Near-Death Experience

Critique of Dying to Live by Greg Stone

Prologue

The idea that consciousness can separate from the body, supported by the near death experience, are frequently challenged by skeptics who argue that Susan Blackmore proved scientifically, in Dying to Live, that NDE’s are hallucinations caused by brain activity.

Dying to Live, however, fails to provide scientific support for a “brain only” hypothesis. The work is primarily conjecture and speculation.

In response, I wrote the following critique of Dying to Live.

Read More »


NDE Resources

There are a number of sites devoted to the subject of the Near Death Experience, and numerous books written on the subject.


NDE Literature

For a good introduction to the near death experience see The Near Death Experience: A Reader, edited by Lee W. Bailey and Jenny Yates. Articles by leading researchers in the field—Moody, Eadie, Brinkley, Ring, Morse, Greyson, Atwater, Tart—are included in this collection.

Kenneth Ring’s research into the after-affects of a NDE show that the NDE is most often a spiritual awakening. It is the beginning of a challenging soul journey demanding serious self-reflection and change. He found that the NDE itself does not automatically provide easy answers to one’s life problems. It simply jump-starts a spiritual quest.”

Dannion Brinkley writes about his NDE in Saved by the Light.

I must be dead, I thought. I could feel nothing because I was not in my body. I was a spectator of my final moments on earth, as dispassionate about watching my own death as I might be if I were watching actors reenact it on television.

I am dead! I thought. I was not in my body and can honestly say that I didn’t want to be. If I had any thought at all, it was simply that who I was had nothing to do with that body they had just covered with a sheet.”

A controversial title is Susan Blackmore’s Dying to Live. Dr. Blackmore arrives at the conclusion that the near death experience does not support the existence of a spirit and an afterlife. See my critique of Dying to Live.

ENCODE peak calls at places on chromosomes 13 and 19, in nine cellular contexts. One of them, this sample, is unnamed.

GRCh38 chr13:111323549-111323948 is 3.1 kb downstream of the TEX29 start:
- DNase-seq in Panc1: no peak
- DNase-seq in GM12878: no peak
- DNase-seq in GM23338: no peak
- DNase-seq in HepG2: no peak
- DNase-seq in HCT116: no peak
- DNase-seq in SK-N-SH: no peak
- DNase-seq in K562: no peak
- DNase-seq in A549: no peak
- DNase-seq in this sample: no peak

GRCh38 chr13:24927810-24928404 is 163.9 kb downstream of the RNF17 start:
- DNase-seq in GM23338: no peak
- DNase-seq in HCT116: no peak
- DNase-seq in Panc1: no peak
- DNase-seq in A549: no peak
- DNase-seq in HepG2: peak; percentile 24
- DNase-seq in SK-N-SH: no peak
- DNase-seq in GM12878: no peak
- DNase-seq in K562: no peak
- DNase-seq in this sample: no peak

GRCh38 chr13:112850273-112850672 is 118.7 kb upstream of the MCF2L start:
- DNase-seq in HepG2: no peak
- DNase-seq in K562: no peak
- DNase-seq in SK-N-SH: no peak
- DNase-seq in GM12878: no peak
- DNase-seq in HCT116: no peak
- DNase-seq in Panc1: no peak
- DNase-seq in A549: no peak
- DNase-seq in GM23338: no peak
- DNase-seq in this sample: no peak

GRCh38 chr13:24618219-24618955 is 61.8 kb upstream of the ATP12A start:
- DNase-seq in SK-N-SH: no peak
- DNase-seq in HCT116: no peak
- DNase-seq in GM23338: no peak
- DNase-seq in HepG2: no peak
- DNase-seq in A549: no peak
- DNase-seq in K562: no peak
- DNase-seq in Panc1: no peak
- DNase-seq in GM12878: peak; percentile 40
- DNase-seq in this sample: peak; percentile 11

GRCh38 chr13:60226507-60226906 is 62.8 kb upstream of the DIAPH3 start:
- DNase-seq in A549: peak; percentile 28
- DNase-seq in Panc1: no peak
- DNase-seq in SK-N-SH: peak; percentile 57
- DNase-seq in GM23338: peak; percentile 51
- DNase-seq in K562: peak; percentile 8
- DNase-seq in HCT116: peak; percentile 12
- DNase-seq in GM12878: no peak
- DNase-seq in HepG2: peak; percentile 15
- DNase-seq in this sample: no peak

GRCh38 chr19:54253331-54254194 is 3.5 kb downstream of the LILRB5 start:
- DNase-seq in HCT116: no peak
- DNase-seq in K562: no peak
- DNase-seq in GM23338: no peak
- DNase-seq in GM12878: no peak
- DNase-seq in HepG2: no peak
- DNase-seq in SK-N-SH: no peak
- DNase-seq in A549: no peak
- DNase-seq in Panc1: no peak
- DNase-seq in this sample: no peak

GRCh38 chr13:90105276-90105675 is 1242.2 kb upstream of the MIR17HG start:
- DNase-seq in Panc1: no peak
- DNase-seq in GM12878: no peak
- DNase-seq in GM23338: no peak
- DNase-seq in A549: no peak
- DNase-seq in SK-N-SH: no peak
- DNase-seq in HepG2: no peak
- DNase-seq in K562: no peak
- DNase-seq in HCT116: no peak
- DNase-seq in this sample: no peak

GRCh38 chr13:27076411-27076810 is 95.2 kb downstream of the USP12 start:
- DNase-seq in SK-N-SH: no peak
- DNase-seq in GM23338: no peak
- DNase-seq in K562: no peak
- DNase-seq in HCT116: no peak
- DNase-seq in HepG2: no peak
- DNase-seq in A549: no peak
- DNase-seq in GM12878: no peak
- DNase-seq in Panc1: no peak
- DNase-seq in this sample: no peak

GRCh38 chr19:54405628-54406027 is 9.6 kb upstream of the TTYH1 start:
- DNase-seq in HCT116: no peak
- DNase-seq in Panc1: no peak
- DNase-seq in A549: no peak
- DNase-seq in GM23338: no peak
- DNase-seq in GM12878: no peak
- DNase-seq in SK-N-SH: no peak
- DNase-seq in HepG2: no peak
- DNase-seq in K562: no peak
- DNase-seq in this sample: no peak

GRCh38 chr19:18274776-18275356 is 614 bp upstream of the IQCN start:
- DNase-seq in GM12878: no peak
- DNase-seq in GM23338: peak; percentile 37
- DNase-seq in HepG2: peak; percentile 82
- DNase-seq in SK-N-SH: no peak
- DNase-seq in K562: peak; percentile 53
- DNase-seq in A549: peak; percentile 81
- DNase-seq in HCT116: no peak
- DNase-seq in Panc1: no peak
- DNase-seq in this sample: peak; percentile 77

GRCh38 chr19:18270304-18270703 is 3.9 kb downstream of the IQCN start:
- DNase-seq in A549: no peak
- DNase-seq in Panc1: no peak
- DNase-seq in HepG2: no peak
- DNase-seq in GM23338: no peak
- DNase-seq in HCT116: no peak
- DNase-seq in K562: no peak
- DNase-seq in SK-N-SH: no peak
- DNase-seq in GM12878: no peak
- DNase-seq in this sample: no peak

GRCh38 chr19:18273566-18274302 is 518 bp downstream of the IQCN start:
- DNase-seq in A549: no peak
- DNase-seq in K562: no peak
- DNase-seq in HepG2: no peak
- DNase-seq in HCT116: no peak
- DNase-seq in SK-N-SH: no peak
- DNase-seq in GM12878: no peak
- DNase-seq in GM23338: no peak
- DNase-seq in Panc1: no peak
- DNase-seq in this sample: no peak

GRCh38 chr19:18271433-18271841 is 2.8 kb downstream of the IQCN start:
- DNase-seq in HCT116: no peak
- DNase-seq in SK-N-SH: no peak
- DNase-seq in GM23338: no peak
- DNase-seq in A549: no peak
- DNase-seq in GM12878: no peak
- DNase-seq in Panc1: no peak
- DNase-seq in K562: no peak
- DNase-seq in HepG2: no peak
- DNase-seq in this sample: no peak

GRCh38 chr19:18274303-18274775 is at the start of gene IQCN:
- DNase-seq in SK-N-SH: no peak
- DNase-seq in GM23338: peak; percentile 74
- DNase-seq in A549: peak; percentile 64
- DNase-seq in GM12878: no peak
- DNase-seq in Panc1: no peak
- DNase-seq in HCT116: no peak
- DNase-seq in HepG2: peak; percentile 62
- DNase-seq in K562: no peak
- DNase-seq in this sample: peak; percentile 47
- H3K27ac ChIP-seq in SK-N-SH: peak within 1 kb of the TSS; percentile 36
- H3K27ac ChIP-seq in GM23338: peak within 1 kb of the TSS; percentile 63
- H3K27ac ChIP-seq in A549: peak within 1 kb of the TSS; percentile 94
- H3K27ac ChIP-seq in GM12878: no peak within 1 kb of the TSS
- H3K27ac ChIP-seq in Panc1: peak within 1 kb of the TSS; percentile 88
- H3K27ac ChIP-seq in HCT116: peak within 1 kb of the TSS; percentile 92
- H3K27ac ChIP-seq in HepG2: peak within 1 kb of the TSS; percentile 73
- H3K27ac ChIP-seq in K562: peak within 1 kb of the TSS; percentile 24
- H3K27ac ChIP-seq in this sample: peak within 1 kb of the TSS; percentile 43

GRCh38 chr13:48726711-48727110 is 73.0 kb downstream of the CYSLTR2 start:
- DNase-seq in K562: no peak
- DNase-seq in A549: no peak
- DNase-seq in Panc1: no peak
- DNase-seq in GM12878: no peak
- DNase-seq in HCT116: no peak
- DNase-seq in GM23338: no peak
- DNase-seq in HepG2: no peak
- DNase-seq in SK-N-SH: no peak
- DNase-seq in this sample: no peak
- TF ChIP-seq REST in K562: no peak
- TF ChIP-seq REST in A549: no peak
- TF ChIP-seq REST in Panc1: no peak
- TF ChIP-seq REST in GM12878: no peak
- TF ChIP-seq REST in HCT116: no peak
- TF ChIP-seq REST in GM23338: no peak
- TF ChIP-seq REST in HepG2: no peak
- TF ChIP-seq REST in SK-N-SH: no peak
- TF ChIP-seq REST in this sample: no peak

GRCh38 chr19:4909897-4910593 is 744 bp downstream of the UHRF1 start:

One of the most powerful texts is the Tibetan Book of the Dead (translation and forward by W.Y. Evans-Wentz recommended). It describes the Bardos, post-mortem states. I recommend reading in reverse order as the “lower” (and thus more recognizable) states are presented last.

If, however, the disciple has learned, as the Bardo Thodol directs, to identify himself with the Eternal, the Dharma, the Imperishable Light of Buddhahood within, then the fears of death are dissipated like a cloud before the rising sun. Then he knows whatever he may see, hear, or feel, in the hour of his departure from this life, is but a reflection of his own conscious and subconscious mental content; and no mind-created illusion can then have power over him if he knows its origin and is able to recognize it.”

The Afterlife Experiments by Gary E. Schartz, PhD., an account of experiments conducted with mediums, is worth consideration as it taps into the reality beyond death and is consistent with many NDE accounts.

However, there is an alternative model, as current as today’s visionary science yet as old as recorded history…. This model says that mind is first. Consciousness exists independently of the brain. It does not depend upon the brain for its survival. Mind is first; the brain is second. The brain is not the creator of mind, it is a powerful tool of the mind. The brain is an antenna/receiver for the mind, like a sophisticated television or cell phone.”